Body mass index (BMI) is one of the most common methods to assess one's body composition and decide if a person is underweight, normal, overweight or obese. The formula to calculate BMI is simple and you can see it in most of the gyms around the world. You just need to take your weight in kilograms and divide it by the square of your height in meters.
This method is all well and good. However, it just looks at weight and ignores things like muscle, sex, age, bone mass, organs, and skin.
The BMI still has some limitations when it comes to assessing your health. Now let's have a quick look at some of the BMI alternatives available. In fact, combining BMI and some of the methods below will give you more insight into how much body fat you're carrying and testing your body composition.
Top 5 BMI Alternatives
1. Relative Fat Mass (RFM)
Unlike BMI, RFM doesn't use your weight in the calculation. Instead, it counts the distance around your waist (waist circumference) and your height.
MEN: RFM = 64 – (20 x height/waist circumference)
WOMEN: RFM = 76 – (20 x height/waist circumference)
RFM is a good BMI alternative to decide if your body fat is at a healthy level. According to researches of 3,456 adult patients in the US, the RFM measurements nearly matched those taken by a high-tech DXA body scan. It is widely considered a great method to measure your body tissue, bone, muscle, and fat. This calculation will help people who are struggling with weight issues and have some health problems like high blood pressure or diabetes better track their body fat levels.
2. Body Adiposity Index (BAI)
The body adiposity index is used to check your body fat level based on the size of your hips and your height. Unlike BMI, it doesn't use your body weight for estimations. Several studies show that this method is equal to the body fat percentage of adult men and women.
BAI = (hip circumference/(height)^1.5) - 18
hip circumference is in centimeters and height is in meters.
If your height is 180 cm hip circumference is 102 cm:
BAI = [102/(1.8)^1.5]-18 = 24.2%
BAI classification for women:
|20 - 39||Less than 21%||21% to 33%||Greater than 33%||Greater than 39%|
|40 - 59||Less than 23%||23% to 35%||Greater than 35%||Greater than 41%|
|60 - 79||Less than 25%||25% to 38%||Greater than 38%||Greater than 43%|
BAI classification for men:
|20 - 39||Less than 8%||8% to 21%||Greater than 21%||Greater than 26%|
|40 - 59||Less than 11%||11% to 23%||Greater than 23%||Greater than 29%|
|60 - 79||Less than 13%||13% to 25%||Greater than 25%||Greater than 31%|
3. Waist Circumference (WC)
Waist circumference measurement is often used to define your central obesity. While it's an old fashioned tape measure, it gives a good indication of the amount of abdominal fat that a person is carrying and determines the risk of heart disease as well as other weight-related conditions.
To get an accurate waist circumference:
Stand up, wrap a flexible tape measure around the widest part of your belly button. Position it correctly and make sure you remove any clothing around the abdomen. Breathe gently and see the result as you exhale. Do not hold the tape too tight or too loose.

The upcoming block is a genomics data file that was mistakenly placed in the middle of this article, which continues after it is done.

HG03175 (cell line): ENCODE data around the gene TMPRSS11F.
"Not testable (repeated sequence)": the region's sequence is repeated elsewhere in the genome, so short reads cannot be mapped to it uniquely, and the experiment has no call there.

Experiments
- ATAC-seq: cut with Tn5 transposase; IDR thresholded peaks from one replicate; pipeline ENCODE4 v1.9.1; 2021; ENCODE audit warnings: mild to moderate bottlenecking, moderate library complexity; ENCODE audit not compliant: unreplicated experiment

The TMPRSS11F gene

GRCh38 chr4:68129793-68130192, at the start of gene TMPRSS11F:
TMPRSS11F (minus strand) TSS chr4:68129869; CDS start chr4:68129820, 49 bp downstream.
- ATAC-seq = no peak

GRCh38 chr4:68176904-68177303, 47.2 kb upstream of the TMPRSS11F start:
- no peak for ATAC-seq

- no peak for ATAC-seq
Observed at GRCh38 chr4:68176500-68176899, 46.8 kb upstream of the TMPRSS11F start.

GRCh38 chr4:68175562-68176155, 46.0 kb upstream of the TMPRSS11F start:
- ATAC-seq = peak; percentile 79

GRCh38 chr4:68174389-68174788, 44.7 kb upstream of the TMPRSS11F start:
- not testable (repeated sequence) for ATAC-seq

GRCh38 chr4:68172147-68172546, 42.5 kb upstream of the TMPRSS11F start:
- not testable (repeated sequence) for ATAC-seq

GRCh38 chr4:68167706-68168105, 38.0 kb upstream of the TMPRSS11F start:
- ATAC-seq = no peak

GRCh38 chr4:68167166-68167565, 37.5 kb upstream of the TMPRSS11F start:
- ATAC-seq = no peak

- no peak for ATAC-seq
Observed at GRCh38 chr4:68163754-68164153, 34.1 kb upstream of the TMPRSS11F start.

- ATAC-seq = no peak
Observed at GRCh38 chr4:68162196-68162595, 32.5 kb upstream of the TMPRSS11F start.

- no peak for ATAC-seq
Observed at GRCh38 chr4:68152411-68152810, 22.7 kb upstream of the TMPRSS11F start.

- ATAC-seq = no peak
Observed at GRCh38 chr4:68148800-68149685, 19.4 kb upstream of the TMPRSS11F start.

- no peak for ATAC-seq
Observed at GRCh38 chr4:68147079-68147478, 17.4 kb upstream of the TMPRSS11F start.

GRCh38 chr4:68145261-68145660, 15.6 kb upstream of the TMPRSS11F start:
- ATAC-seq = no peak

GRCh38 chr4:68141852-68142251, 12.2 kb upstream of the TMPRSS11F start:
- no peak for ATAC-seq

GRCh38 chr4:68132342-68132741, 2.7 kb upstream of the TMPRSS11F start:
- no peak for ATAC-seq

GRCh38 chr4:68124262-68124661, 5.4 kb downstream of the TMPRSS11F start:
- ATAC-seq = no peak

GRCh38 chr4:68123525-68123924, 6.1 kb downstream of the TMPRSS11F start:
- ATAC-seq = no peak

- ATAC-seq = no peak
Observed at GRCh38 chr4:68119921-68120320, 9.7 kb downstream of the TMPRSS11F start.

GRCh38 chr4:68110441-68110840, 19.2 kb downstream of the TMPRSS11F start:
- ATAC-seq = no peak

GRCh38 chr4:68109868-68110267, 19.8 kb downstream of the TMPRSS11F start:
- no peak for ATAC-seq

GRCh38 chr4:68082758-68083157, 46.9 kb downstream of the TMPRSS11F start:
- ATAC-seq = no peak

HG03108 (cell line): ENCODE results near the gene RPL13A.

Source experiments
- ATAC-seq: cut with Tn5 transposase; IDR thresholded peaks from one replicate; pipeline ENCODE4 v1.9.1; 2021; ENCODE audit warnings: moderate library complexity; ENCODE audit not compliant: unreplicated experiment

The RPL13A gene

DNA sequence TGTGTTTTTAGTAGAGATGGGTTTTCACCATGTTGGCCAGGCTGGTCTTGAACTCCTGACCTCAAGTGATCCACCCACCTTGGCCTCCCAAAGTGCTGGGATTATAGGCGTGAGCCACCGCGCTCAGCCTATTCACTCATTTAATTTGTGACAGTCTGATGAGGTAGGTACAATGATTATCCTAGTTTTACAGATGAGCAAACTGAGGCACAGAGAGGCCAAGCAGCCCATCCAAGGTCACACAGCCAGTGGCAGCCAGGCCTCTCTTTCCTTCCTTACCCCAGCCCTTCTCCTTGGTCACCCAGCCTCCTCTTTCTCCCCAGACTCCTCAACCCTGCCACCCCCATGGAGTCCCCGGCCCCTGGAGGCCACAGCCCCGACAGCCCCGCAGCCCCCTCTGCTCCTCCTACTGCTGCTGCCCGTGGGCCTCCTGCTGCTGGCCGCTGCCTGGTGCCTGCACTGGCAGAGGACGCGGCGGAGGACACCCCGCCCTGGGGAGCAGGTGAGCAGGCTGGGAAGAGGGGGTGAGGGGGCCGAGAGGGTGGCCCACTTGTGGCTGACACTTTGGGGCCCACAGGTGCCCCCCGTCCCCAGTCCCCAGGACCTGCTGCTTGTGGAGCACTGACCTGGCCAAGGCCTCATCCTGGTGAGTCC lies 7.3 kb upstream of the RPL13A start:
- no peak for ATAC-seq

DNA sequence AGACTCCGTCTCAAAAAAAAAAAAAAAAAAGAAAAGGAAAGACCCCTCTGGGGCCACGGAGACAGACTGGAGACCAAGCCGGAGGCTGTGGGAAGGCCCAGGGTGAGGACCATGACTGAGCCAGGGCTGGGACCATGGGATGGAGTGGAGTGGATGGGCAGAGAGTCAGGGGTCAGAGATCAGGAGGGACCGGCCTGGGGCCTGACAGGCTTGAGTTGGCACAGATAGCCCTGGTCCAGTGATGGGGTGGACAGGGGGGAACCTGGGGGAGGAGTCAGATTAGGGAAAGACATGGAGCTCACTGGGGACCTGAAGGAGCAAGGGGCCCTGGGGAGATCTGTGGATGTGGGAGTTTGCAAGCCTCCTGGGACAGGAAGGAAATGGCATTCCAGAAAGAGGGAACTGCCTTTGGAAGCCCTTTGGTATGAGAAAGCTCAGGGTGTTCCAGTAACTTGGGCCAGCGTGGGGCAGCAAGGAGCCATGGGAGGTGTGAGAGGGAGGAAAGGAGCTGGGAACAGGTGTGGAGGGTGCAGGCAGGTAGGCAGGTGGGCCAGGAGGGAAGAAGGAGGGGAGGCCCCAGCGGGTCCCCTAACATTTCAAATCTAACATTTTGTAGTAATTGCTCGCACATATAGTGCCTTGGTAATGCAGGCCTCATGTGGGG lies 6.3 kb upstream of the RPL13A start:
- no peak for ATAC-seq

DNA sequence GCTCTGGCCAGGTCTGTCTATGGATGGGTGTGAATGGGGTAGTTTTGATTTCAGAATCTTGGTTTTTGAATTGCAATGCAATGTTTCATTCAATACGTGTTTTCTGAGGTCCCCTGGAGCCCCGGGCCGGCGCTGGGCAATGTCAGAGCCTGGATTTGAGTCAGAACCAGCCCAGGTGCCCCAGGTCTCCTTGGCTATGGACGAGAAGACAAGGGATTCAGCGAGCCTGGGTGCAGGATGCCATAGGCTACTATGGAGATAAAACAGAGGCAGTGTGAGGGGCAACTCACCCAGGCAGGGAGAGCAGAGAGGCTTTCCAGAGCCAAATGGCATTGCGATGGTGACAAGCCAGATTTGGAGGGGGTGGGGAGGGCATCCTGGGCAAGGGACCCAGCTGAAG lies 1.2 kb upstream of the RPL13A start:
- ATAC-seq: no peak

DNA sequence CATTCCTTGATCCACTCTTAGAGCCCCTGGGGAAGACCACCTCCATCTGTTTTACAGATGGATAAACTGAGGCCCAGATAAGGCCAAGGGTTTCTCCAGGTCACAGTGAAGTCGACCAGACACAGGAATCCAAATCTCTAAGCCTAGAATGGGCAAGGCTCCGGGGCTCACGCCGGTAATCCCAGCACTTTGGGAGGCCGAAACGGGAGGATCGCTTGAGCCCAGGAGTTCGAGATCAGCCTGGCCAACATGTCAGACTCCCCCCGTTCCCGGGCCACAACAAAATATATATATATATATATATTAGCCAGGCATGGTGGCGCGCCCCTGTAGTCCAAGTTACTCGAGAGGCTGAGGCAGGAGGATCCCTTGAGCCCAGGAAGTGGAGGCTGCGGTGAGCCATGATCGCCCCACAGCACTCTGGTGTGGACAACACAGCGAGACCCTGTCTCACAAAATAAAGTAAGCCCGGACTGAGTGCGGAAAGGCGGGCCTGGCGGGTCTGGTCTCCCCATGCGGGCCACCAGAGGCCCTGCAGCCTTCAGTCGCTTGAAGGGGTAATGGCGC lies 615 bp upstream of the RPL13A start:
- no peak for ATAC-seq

For men: if the waist measurement is 40 inches or more, your risk for disease is higher than normal.
For women: 35 or more inches - indicate that your risk for health problems is higher than normal.
In fact, this measure doesn't measure your overall body fat percentage as it just looks at your belly button. The fat around the midsection is more dangerous than arm or leg fat.
4. Waist-to-Hip Ratio (WHR)
This is an effective way to calculate how much excess weight a person is carrying. Waist-to-hip ratio is often used as a measurement of obesity and a possible indicator of several health issues such as heart disease, diabetes, and high blood pressure. It is calculated by the ratio of waist circumference to hip circumference measurement in inches.
For example, if a person has a 30'' waist and 38'' hips, WHR = 30/38 = 0.78.
The figures in the chart below are based upon the standards set by the German Society for Sports Medicine and Prevention (DGSP).
|0.90 to 0.99||0.80 to 0.84||Overweight|
5. Hydrostatic Weighing
The hydrostatic weighing (underwater weighing) technique is used to measure your body density and composition. It uses Archimedes' Principle of displacement that an object displaces its volume of water.
To perform the hydrostatic weighing, you first need to weigh yourself on a dry land. Then, you will get into a large tank of water and sit on a chair placed on a zeroed out set of scales. Next, expel all the air from your lungs and stay still until the underwater weight is measured.
The resulting figures will then be used in special calculations to determine your percentage of body fat.
By volume, muscle weighs more than fat. This also means that a person with more muscle will weigh more underwater. And those who carry more fat will be more buoyant underwater.
The hydrostatic weighing method to analyze body composition is very accurate because the density of fat mass and fat-free mass remain constant while lean tissues like bone and tissue become denser in water. However, if you want to take the test, you need to understand its principles and do the calculations correctly.
While BMI is a common method to assess one's body composition, it's not the be-all body assessment. So combining BMI and the top 5 alternatives above can give you an easier way to assess your health and any associated risks accurately. However, it's much better if you make an appointment with your doctor to get a more reliable and comprehensive picture of your health, weight, body composition, and weight-related risk factors.